Foy, though, seems to be doing motherhood all right. The now-single actress has managed, at least, to maintain the kind of post-breakup relationship with ex-husband Stephen Campbell Moore that allowed them to live together in Atlanta during the filming of First Man. Foy met the actor 11 years ago on the set of Season of the Witch, a Nicolas Cage fantasy film (very, very) loosely based on Ingmar Bergman’s The Seventh Seal. Foy was 23 and young enough that “I had hair extensions,” she says, “At the time, I was like, ‘I’m really serious.’ And looking back on it, I’m like, ‘Jesus Christ.’ I don’t know what I was doing. It was a disaster.”
Foy is able to lovingly co-parent, she says, because she knows what it’s like when you don’t. “My parents divorced,” she explains. “I know what it means. Also, the older I get, the more I realize love doesn’t go away — you can’t make yourself hate someone. People can hurt each other, but I think ultimately you’ve just got to let it go in order to have a beautiful, amazing, wonderful child.”
Being with her daughter, who is about to start preschool, is part of the reason Foy is about to take a long break from acting, just at the moment in her career where she surely has the most opportunity. “I have no intention to go back to work [right now],” she says. “If I do something, I want to be really there. I want to really enjoy it. And with First Man and Spider’s Web, I know exactly why I did it and how I felt and what I learned. If I did anything now, I wouldn’t know why I was doing it.”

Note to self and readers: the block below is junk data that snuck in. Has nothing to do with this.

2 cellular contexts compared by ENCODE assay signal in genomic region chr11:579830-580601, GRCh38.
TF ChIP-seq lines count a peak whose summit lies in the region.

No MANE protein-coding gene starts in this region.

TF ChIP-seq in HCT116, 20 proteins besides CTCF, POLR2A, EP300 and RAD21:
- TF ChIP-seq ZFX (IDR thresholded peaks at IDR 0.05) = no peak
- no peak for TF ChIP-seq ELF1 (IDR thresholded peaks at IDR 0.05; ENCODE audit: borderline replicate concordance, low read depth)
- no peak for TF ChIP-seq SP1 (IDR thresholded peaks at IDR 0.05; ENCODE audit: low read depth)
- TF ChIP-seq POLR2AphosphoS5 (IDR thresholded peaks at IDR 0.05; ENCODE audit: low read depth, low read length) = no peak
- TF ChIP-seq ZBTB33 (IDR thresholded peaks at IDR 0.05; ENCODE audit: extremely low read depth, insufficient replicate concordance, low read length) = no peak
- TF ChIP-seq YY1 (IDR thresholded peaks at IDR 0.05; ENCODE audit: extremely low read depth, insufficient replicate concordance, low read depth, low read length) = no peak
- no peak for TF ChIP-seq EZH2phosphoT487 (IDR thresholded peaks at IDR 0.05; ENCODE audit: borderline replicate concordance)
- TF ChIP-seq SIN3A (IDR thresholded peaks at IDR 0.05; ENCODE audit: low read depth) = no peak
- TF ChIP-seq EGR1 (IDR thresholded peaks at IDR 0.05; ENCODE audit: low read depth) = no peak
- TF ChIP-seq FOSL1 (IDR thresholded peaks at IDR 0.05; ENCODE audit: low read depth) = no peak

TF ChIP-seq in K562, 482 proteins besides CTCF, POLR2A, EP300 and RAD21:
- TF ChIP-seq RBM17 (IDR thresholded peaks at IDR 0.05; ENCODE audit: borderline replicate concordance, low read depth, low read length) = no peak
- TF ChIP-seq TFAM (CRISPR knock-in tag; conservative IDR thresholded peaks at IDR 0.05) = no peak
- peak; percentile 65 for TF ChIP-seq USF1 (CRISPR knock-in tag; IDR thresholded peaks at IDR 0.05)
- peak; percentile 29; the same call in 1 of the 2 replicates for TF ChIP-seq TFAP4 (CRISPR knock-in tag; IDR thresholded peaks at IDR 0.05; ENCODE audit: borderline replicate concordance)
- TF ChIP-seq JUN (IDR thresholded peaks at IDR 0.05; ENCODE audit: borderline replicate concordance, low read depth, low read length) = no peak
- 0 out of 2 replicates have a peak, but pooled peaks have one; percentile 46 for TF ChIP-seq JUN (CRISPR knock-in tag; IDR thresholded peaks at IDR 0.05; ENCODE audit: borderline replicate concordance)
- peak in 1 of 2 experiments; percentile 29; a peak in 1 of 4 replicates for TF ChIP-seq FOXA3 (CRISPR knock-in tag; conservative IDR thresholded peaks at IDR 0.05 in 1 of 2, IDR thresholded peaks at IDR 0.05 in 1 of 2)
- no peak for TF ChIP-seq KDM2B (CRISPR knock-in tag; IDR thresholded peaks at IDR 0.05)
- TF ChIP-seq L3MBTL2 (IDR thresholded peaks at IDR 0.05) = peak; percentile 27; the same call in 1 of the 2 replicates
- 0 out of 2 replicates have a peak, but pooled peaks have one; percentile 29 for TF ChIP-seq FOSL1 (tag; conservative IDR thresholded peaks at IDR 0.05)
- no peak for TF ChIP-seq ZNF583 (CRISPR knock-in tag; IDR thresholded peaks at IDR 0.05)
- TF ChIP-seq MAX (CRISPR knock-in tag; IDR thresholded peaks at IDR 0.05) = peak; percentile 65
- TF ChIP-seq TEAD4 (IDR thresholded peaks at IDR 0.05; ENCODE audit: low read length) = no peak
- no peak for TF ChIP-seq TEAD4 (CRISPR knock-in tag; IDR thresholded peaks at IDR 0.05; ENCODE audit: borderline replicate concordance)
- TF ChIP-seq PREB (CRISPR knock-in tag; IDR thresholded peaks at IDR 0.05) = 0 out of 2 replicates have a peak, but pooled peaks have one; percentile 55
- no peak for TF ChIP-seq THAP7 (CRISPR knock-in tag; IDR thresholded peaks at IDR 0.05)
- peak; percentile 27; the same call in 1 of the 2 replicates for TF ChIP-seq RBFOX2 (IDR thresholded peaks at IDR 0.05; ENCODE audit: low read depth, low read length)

From the perimeter of flags surrounding the shaft of the monument, Foy spots something in the distance.
“Is that the White House?” she asks, surprisingly surprised for someone on a walking tour of Washington government buildings. “I don’t want to go there. I don’t want to go there because he’s in there.” Foy reconsiders: “Actually, isn’t he doing his weird rally somewhere?”
I suggest — gently — that, despite their vast differences, it’s possible that the president is holding a rally for the same reason someone becomes an actor: external validation.
“That’s obviously why I did it,” Foy says, laughing. She turns away from the White House. Foy’s had enough anger for one day.